Who I Am by Pete Townshend
A Memoir

76%

24 Critic Reviews

He pulls few punches in this exhaustingly detailed read, even though it doesn't always paint him in the most flattering light.
-LA Times

Synopsis

From the voice of a generation: The most highly anticipated autobiography of the year, and the story of a man who... is a Londoner and a Mod.... wanted The Who to be called The Hair.... loved The Everly Brothers, but not that "drawling dope" Elvis.... wanted to be a sculptor, a journalist, a dancer and a graphic designer.... became a musician, composer, librettist, fiction writer, literary editor, sailor.... smashed his first guitar onstage, in 1964, by accident.... heard the voice of God on a vibrating bed in rural Illinois.... invented the Marshall stack, feedback and the concept album.... once speared Abbie Hoffman in the neck with the head of his guitar.... inspired Jimi Hendrix's pyrotechnical stagecraft.... is partially deaf in his left ear.... stole his windmill guitar playing from Keith Richards.... followed Keith Moon off a hotel balcony into a pool and nearly died.... did too much cocaine and nearly died.... drank too much and nearly died.... detached from his body in an airplane, on LSD, and nearly died.... helped rescue Eric Clapton from heroin.... is banned for life from Holiday Inns.... was embroiled in a tabloid scandal that has dogged him ever since.... has some explaining to do.... is the most literary and literate musician of the last 50 years.... planned to write his memoir when he was 21.... published this book at 67.

 

About Pete Townshend

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Pete Townshend is the legendary frontman for The Who, one of the most influential bands of all time. Townshend is responsible for having written over 100 songs and rock operas in the band's important catalogue. The Who's first album, My Generation, went Gold in the UK, and eight more have gone gold and platinum on either side of the Atlantic. Townshend is one of Rolling Stone magazine's "100 Greatest Guitarists of All Time" and he was inducted into the Rock and Roll Hall of Fame in 1990. Away from music, he has also written essays for Rolling Stone, and in 2005 published the novella The Boy Who Heard Music. He lives in London, England.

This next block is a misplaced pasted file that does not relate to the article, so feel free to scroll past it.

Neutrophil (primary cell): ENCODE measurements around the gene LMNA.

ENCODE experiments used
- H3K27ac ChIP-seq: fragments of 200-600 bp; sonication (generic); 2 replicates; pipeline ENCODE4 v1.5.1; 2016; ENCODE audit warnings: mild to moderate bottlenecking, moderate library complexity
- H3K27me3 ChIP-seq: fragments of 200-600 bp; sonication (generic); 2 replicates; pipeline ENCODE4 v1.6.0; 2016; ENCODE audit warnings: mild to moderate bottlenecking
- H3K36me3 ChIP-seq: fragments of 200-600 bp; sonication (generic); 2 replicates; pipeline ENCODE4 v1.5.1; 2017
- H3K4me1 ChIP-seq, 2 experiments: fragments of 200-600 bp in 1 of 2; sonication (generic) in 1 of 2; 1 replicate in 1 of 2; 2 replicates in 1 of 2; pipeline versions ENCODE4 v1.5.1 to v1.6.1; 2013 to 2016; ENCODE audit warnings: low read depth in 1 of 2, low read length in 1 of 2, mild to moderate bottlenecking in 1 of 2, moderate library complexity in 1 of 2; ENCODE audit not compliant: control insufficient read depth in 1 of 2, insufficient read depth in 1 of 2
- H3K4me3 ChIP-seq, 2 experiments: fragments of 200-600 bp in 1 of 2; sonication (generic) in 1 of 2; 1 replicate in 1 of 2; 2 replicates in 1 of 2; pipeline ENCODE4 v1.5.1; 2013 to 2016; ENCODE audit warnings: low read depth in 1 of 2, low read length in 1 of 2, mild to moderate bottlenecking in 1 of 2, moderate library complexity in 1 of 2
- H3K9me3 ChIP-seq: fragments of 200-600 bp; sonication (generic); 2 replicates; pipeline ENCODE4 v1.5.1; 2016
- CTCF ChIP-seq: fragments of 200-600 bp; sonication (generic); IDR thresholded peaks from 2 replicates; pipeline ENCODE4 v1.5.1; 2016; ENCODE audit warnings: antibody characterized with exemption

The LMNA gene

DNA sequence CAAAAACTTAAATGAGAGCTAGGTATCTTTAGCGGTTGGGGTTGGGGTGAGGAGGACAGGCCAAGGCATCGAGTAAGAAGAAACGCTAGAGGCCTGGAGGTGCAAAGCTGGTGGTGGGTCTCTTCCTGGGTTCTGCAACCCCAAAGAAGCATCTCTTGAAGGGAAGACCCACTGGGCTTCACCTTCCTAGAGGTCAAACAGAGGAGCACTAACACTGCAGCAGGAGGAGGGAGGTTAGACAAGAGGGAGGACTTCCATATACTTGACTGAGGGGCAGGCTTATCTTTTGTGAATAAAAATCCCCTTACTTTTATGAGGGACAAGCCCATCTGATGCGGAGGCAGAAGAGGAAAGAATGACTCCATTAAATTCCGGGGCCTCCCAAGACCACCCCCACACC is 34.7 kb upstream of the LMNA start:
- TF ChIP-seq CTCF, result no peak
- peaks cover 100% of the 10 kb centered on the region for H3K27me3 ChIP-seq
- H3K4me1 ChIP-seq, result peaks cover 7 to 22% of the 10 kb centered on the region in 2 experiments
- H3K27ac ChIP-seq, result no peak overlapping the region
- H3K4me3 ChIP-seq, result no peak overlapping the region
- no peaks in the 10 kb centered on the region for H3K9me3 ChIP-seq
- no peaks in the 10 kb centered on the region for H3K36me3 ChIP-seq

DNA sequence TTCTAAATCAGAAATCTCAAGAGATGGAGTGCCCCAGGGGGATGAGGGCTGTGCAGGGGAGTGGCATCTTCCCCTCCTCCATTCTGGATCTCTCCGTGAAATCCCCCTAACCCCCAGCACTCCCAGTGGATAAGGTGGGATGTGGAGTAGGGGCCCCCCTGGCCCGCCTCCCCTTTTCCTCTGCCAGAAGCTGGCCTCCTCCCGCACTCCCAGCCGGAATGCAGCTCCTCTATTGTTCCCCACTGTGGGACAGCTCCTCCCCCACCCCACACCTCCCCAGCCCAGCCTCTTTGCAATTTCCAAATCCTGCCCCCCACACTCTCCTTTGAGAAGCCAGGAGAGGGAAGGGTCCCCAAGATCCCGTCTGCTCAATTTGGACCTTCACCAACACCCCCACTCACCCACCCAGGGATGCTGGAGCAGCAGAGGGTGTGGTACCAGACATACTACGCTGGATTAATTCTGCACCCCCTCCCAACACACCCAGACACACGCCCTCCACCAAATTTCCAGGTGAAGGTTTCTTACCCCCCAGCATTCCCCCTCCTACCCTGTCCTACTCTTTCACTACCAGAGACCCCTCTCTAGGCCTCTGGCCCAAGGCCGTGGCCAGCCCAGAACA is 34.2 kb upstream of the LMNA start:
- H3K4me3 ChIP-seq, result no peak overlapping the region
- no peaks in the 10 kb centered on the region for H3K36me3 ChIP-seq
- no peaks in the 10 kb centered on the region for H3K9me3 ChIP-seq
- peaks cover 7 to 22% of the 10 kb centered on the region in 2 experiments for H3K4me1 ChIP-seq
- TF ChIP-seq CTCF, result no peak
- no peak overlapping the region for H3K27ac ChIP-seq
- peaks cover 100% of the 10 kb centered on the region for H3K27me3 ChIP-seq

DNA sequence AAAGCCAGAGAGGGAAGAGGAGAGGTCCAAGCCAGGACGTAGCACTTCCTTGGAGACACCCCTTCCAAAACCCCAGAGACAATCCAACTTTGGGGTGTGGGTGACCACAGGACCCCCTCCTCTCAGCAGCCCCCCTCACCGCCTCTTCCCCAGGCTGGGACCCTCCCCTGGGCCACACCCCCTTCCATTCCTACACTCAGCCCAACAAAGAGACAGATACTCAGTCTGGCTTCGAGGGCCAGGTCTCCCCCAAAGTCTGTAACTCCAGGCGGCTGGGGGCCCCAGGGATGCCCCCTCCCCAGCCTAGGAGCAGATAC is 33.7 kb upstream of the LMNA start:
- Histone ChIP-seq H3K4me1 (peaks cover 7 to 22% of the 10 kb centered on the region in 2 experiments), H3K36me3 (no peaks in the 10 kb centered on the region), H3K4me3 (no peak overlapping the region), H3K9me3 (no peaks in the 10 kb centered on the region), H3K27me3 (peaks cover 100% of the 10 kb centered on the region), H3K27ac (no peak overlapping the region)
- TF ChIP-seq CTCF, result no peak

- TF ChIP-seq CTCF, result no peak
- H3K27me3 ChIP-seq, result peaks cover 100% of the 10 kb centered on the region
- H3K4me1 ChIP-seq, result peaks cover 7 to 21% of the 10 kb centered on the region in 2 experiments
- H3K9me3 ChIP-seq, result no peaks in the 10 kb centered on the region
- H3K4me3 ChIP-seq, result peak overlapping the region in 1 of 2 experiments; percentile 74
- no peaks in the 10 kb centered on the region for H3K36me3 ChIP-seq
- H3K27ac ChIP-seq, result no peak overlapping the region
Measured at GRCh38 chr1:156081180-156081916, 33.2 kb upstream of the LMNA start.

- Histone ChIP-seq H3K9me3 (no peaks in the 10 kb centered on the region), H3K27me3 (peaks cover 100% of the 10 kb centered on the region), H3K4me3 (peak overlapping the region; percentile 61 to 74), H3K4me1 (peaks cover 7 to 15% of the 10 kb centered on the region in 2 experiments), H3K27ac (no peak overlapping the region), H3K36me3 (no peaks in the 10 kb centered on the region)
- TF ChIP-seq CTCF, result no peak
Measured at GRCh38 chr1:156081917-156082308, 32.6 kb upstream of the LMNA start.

Published October 8, 2012 by Harper. 753 pages
Genres: Biographies & Memoirs, Arts & Photography, Humor & Entertainment, Self Help. Non-fiction
Bestseller Status:
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Peak Rank on Oct 28 2012
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Weeks as Bestseller
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Critic reviews for Who I Am
All: 24 | Positive: 18 | Negative: 6

NY Times

Below average
Reviewed by Robert Christgau on Oct 26 2012

...understandable ambition illuminates a lot about Pete Townshend. But of course, he has never achieved it, much less conveyed such sublimity to the rest of us — not even when he somehow came up with “See me feel me touch me heal me.”

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NY Times

Good
Reviewed by Michiko Kakutani on Oct 08 2012

He proves equally engaging as a sort of rock historian, describing the musical landscape in Britain in the early 1960s, when rock exploded on the scene.

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Guardian

Excellent
Reviewed by Simon Garfield on Nov 04 2012

This is a worthwhile, comprehensive and culturally valuable account of a life, but its solidity is slightly enervating; it's no celebration machine.

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Guardian

Good
Reviewed by Dorian Lynskey on Oct 09 2012

Most rock memoirs run out of gas once the classic songs dry up and the major crises have been overcome, but Townshend's life after sobering up and splitting the Who in 1982 was never dull.

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Examiner

Good
Reviewed by Peter Roche on Dec 28 2012

Few names in rock have made as bold an impact on music—and across as many platforms—as Townshend, whose candid tell-all we may add to his other accomplishments (theater, rock opera, engineering, editing, production, etc.).

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AV Club

Below average
Reviewed by Jason Heller on Nov 05 2012

Still, there’s nothing profoundly revelatory about it. Townshend will always reign as one of rock’s foremost storytellers, and while Who I Am is inspired in spots and solid overall, it’s far less epic than the music that informs it.

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Entertainment Weekly

Excellent
Reviewed by Jason Adams on Oct 26 2012